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Massachusetts Declaration of Estate of Homestead; Also Known as a Homestead Deed or Massachusetts Homestead Act
The Commonwealth of Massachusetts provides homeowners with an estate of “homestead,” also referred to as the homestead act or a homestead deed, to protect the possession and enjoyment of the owner and his/her/their family against the claims of certain creditors by preventing the property from execution and forced sale, as long as such person occupies or intends to occupy such property as his or her principal place of residence.
In December 2010, Massachusetts updated Massachusetts General Law, chapter 188, §§ 1-10, originally enacted in 1851, giving homeowners expanded protection and also clarifying several ambiguities in the previous homestead law.
Under the amended Massachusetts Homestead law (Estate of Homestead):
Massachusetts homeowners will receive automatic $125,000 protection against debt collectors (if they hold that much equity in their home) without having to do anything.
Homeowners can elect to file a homestead declaration with the Registry of Deeds, which will give homeowners up to $500,000 in equity protection from non-exempt creditors. Homestead forms, or homestead deeds, are filed at the Registry of Deeds in the county in which the residence is located. The filing fee ranges from $35-$100.
For married couples, both spouses will now have to sign the form. If a single person declares a homestead and subsequently gets married, the Homestead automatically protects the new spouse.
Homesteads now pass on to the surviving spouse and children who live in the home. The protections also remain for transfers between relatives.
There is new protection for homeowners who receive insurance proceeds from fire or other damages.
There has always been confusion whether a homeowner had to re-file a homestead after a refinance. The new law clarifies this issue. Homeowners do not have to re-file a homestead after a refinance. Under the new law, Homesteads are automatically subordinate to mortgages, and lenders are specifically prohibited from having borrowers waive or release a homestead.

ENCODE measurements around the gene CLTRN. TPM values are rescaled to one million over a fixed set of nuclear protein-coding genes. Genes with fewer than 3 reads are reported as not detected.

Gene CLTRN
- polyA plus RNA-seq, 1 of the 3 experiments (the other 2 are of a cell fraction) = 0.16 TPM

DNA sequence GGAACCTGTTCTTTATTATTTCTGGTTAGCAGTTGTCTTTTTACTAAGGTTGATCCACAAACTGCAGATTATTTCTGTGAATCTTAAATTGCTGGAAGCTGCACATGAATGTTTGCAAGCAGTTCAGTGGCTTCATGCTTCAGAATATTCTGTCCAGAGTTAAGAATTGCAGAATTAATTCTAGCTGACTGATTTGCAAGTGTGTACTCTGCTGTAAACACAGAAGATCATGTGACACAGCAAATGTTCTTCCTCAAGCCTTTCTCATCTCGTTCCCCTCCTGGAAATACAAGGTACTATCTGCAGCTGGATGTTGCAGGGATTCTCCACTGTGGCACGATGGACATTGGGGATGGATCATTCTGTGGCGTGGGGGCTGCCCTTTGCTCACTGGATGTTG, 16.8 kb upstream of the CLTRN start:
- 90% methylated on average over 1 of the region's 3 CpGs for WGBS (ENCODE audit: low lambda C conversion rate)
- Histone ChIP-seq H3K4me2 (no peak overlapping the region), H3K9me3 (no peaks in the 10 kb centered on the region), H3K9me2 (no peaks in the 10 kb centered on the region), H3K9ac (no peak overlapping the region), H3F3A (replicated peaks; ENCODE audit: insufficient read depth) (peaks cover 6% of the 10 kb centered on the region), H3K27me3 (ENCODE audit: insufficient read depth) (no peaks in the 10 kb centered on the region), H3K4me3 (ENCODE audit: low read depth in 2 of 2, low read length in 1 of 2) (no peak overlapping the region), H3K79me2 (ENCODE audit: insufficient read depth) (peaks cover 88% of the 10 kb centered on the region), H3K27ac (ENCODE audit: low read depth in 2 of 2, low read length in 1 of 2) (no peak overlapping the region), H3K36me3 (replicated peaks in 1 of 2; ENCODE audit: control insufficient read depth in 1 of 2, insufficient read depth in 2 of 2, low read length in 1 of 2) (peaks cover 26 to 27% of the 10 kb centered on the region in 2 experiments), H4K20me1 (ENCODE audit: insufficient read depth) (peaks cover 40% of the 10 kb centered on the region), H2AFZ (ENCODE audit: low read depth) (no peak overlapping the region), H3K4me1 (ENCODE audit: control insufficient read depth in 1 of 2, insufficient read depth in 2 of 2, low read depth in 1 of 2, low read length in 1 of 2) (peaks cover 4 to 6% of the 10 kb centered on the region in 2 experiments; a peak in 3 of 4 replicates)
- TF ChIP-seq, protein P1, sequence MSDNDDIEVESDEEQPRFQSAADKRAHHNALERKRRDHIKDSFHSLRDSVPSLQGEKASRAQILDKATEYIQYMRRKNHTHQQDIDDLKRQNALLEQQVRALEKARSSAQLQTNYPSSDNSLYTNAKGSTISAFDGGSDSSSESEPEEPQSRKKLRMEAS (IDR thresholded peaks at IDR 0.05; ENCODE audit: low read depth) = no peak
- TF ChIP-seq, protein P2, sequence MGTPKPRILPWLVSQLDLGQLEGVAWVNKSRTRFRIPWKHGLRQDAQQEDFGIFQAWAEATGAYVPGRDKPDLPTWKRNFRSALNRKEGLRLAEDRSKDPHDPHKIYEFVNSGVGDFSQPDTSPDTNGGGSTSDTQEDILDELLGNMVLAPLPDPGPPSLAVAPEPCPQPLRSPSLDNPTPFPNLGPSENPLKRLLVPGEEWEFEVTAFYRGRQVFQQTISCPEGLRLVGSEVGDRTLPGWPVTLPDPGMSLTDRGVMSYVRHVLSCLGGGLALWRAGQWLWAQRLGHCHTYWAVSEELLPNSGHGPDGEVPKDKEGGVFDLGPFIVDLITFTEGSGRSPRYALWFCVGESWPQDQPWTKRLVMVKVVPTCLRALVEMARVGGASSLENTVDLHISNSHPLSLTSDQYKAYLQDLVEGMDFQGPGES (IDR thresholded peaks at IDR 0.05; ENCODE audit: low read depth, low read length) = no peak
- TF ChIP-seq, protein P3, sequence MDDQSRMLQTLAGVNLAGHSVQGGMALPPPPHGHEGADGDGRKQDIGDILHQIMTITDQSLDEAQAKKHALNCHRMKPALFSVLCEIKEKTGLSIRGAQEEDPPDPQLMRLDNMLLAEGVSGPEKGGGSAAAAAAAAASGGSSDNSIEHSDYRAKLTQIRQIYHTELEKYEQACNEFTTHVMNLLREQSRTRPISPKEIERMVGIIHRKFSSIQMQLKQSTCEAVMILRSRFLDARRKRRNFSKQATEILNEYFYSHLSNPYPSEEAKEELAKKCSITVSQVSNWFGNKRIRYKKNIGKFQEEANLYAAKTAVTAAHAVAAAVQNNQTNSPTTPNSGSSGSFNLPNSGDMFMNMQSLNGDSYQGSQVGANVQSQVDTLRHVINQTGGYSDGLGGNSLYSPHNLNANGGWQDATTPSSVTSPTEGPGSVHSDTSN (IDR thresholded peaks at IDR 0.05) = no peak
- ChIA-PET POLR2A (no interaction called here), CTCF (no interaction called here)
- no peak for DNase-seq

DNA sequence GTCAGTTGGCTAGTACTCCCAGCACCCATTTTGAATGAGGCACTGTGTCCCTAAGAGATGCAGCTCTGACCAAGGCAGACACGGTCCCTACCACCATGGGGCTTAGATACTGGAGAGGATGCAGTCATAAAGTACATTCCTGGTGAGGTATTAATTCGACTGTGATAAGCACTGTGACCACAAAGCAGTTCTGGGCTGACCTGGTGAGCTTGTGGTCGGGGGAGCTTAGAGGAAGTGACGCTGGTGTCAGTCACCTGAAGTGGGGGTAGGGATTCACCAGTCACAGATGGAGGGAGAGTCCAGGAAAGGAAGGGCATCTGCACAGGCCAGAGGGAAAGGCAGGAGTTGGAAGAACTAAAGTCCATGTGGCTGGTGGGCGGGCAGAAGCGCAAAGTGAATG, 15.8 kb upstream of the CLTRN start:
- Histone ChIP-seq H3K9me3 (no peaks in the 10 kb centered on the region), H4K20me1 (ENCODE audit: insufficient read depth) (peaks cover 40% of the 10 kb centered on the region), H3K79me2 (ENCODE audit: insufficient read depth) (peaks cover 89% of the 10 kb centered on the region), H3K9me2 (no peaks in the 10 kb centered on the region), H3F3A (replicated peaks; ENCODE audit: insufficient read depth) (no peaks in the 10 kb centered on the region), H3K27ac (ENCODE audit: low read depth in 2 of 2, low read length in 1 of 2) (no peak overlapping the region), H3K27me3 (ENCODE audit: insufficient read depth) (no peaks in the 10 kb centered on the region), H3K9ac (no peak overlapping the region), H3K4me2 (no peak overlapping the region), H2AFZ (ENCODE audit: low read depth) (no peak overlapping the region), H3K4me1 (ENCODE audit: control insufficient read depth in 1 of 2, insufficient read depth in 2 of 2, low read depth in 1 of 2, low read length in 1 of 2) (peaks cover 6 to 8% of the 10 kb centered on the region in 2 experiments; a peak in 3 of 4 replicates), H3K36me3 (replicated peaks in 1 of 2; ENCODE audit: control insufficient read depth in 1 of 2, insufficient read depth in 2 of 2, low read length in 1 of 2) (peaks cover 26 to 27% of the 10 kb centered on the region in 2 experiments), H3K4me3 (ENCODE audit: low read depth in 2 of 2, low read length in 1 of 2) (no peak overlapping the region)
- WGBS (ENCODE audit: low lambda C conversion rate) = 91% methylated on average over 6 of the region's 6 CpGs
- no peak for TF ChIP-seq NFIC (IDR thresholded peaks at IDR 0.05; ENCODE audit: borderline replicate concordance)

Homesteads are now available for single families, condominiums, coops, manufactured homes and now for 2-4 unit homes; and also for homes that are held in a trust for estate planning or other reasons.
Closing attorneys in mortgage transactions must now provide borrowers with a notice of availability of a homestead.
There is no need to re-do/re-file an existing homestead under the new law.
What a homestead exemption does is protect the property against attachment, levy on execution or a court-ordered forced sale to satisfy payment of a debt.
Under the statute, there are exclusions from the homestead protection, including: (1) federal, state and local tax assessments, claims and liens; (2) existing liens recorded prior to the creation of the Massachusetts homestead; (3) existing recorded mortgage(s); (4) spousal or child support court orders; (4) whenever the buildings or land on which the property exists are otherwise attached or transferred; and (5) upon a court order to enforce a judgment based upon fraud, mistake, duress, undue influence or lack of capacity.
It is strongly advised that consusmers consult a licensed attorney for assistance in properly recording a declaration of homestead.
The information on this Web site is not legal advice, but for informational purposes only. Please read the full disclaimer.
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